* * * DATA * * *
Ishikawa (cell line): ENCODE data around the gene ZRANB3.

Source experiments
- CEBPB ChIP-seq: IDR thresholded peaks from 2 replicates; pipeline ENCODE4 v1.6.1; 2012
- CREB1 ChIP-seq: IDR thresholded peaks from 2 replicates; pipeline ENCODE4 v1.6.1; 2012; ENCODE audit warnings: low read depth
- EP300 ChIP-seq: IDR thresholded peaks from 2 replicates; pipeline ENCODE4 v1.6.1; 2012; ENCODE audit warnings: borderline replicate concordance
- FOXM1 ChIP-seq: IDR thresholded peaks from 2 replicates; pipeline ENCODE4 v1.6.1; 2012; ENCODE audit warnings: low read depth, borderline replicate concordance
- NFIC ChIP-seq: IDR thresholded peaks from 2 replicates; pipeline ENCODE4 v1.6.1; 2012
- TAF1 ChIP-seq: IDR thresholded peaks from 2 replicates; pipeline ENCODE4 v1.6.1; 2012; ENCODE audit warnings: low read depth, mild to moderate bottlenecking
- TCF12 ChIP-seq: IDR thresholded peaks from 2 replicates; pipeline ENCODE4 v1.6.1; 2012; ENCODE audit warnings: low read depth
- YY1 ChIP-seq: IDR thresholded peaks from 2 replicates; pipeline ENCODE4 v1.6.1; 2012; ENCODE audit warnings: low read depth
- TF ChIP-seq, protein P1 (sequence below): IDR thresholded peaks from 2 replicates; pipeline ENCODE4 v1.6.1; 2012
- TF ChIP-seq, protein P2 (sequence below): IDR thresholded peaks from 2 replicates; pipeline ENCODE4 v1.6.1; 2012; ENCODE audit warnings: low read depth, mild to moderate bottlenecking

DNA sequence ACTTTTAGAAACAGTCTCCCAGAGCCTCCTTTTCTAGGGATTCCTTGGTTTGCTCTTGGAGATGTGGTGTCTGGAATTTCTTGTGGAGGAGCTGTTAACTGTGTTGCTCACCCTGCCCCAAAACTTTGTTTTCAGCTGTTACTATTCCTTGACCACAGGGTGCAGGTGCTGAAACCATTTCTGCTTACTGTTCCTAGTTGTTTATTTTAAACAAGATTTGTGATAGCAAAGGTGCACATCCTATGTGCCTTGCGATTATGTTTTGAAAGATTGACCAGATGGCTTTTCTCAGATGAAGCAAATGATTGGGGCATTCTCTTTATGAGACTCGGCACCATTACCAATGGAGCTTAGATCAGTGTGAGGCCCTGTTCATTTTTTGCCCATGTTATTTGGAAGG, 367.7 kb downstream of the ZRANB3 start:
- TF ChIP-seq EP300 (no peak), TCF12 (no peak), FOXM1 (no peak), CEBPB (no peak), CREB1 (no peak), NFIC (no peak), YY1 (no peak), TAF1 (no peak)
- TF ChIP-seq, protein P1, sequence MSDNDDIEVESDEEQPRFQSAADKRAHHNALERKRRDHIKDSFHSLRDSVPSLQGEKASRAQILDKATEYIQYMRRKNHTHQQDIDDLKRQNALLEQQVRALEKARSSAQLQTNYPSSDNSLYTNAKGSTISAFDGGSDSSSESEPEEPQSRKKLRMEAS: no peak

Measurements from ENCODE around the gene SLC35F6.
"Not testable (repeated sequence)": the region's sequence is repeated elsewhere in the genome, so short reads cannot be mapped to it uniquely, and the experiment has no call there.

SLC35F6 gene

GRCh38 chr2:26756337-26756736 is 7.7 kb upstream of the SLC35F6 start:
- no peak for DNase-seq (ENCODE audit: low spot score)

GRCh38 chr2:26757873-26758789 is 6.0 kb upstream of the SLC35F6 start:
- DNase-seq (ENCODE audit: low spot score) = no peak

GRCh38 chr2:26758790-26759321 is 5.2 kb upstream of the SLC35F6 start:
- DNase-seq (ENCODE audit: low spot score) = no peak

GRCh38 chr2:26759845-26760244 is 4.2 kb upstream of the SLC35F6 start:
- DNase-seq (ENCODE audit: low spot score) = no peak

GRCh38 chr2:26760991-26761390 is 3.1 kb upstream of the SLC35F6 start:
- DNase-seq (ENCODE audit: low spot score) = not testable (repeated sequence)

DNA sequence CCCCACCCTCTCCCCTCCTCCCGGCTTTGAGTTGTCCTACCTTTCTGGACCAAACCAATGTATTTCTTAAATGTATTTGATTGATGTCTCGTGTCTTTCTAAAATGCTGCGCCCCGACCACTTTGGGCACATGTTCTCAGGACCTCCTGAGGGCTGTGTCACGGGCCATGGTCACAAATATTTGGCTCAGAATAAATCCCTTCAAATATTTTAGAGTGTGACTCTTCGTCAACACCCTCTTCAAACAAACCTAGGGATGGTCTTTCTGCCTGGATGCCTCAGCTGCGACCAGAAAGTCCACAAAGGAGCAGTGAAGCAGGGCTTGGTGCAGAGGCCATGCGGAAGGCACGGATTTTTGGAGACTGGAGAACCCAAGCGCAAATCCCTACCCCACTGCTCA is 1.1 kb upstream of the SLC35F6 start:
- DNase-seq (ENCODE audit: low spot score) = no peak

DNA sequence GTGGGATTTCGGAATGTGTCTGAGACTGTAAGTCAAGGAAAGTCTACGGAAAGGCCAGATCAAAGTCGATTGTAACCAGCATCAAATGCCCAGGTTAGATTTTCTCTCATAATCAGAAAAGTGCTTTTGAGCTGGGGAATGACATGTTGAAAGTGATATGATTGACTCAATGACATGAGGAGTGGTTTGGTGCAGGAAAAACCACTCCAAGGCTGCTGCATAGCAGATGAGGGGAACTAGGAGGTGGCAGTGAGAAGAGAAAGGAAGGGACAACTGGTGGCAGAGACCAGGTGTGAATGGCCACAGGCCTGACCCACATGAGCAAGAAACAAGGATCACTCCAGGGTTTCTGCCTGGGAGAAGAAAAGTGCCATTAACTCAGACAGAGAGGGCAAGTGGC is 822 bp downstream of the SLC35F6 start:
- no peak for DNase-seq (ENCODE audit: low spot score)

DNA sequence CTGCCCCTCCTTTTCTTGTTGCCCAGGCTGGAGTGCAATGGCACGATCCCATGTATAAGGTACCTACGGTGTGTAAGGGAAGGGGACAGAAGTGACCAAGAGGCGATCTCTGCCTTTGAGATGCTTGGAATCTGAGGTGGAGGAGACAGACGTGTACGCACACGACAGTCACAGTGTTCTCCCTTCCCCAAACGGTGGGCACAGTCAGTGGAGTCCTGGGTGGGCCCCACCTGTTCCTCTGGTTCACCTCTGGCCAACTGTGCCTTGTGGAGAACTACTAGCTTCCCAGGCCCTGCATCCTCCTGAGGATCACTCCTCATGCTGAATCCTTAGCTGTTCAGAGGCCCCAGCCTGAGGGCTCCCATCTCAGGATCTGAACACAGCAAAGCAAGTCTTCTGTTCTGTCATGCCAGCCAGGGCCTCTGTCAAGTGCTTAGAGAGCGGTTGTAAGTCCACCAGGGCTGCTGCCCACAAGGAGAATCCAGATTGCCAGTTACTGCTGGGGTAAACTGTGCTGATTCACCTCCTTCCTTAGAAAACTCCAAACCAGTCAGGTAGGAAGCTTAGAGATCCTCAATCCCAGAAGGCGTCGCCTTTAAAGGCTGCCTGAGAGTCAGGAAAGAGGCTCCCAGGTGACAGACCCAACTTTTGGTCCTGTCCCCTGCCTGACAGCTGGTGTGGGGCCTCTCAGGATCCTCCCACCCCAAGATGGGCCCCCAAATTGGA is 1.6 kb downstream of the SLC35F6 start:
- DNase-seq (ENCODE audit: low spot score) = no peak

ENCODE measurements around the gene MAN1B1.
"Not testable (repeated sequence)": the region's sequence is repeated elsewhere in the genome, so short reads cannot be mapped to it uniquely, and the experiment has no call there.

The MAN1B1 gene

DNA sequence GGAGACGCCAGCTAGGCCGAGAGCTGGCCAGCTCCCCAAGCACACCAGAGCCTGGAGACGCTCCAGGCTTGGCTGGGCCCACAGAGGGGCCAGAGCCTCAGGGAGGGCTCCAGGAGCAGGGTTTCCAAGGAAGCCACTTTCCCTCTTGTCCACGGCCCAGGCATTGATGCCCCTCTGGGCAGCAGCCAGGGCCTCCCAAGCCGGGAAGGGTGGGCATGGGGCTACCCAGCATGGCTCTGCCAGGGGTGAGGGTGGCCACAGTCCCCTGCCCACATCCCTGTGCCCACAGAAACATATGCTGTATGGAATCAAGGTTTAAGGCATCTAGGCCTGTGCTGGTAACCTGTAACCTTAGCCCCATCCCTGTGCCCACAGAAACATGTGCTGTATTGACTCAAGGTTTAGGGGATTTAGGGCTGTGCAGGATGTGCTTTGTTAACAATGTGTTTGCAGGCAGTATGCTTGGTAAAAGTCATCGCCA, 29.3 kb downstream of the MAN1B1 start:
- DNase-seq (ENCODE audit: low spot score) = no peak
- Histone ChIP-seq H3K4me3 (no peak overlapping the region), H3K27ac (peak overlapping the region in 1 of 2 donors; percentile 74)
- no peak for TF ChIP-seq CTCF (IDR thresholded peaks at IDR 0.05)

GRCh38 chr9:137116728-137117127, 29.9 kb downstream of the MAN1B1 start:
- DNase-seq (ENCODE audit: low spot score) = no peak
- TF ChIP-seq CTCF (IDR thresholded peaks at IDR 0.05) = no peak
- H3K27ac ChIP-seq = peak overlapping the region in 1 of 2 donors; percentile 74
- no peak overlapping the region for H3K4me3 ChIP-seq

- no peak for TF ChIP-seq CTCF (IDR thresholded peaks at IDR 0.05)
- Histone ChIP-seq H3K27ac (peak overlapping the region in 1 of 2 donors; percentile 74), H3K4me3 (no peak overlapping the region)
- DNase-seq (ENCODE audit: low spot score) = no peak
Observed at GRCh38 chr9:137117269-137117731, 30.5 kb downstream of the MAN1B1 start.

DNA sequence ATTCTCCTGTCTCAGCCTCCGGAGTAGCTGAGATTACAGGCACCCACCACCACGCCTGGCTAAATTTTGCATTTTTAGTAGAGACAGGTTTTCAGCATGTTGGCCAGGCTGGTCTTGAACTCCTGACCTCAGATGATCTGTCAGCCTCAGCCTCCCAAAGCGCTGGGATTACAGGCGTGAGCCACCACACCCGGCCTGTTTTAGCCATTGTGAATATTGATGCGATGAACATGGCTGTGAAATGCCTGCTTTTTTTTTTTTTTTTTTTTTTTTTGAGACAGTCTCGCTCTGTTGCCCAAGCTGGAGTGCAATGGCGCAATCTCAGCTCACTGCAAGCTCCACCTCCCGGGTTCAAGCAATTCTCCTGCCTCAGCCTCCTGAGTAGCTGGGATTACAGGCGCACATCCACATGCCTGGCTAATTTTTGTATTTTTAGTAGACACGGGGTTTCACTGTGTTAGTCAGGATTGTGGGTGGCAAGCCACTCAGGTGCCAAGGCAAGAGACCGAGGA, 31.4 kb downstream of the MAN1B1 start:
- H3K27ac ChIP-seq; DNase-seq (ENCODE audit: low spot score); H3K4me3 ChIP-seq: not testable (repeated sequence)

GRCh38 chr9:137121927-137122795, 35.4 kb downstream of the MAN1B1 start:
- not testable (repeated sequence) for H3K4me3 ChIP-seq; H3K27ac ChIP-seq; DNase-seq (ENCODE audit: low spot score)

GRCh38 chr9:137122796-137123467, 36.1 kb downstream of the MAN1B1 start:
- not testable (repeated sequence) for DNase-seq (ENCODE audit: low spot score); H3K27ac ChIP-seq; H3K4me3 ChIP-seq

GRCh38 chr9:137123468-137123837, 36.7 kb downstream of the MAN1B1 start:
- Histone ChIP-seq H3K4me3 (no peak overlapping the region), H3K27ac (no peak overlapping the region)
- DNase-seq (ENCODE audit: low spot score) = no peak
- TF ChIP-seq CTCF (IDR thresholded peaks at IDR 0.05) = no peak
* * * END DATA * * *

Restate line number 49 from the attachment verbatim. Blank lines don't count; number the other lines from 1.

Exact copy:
- DNase-seq (ENCODE audit: low spot score) = no peak